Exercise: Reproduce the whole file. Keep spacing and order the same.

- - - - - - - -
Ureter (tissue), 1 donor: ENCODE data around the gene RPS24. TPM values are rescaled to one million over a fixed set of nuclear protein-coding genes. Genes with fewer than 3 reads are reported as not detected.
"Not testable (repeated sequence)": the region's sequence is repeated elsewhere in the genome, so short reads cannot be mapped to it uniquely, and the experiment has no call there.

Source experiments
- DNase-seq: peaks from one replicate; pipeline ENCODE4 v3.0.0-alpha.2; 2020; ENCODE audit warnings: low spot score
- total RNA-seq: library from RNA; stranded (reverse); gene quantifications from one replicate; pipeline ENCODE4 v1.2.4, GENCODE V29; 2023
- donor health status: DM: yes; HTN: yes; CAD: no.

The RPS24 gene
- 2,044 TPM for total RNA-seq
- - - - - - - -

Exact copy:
Ureter (tissue), 1 donor: ENCODE data around the gene RPS24. TPM values are rescaled to one million over a fixed set of nuclear protein-coding genes. Genes with fewer than 3 reads are reported as not detected.
"Not testable (repeated sequence)": the region's sequence is repeated elsewhere in the genome, so short reads cannot be mapped to it uniquely, and the experiment has no call there.

Source experiments
- DNase-seq: peaks from one replicate; pipeline ENCODE4 v3.0.0-alpha.2; 2020; ENCODE audit warnings: low spot score
- total RNA-seq: library from RNA; stranded (reverse); gene quantifications from one replicate; pipeline ENCODE4 v1.2.4, GENCODE V29; 2023
- donor health status: DM: yes; HTN: yes; CAD: no.

The RPS24 gene
- 2,044 TPM for total RNA-seq